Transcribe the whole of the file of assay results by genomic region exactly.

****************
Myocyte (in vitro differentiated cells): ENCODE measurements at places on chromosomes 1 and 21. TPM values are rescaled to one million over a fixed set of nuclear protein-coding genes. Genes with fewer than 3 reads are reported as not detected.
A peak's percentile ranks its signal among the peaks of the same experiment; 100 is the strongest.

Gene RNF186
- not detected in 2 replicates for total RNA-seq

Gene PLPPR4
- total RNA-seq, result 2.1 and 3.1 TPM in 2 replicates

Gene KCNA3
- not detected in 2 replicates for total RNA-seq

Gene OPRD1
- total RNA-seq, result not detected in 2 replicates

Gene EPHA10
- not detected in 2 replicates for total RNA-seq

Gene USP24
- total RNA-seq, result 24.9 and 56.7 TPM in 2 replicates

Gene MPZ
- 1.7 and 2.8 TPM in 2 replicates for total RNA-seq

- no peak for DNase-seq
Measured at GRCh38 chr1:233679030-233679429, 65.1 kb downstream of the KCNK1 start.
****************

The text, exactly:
Myocyte (in vitro differentiated cells): ENCODE measurements at places on chromosomes 1 and 21. TPM values are rescaled to one million over a fixed set of nuclear protein-coding genes. Genes with fewer than 3 reads are reported as not detected.
A peak's percentile ranks its signal among the peaks of the same experiment; 100 is the strongest.

Gene RNF186
- not detected in 2 replicates for total RNA-seq

Gene PLPPR4
- total RNA-seq, result 2.1 and 3.1 TPM in 2 replicates

Gene KCNA3
- not detected in 2 replicates for total RNA-seq

Gene OPRD1
- total RNA-seq, result not detected in 2 replicates

Gene EPHA10
- not detected in 2 replicates for total RNA-seq

Gene USP24
- total RNA-seq, result 24.9 and 56.7 TPM in 2 replicates

Gene MPZ
- 1.7 and 2.8 TPM in 2 replicates for total RNA-seq

- no peak for DNase-seq
Measured at GRCh38 chr1:233679030-233679429, 65.1 kb downstream of the KCNK1 start.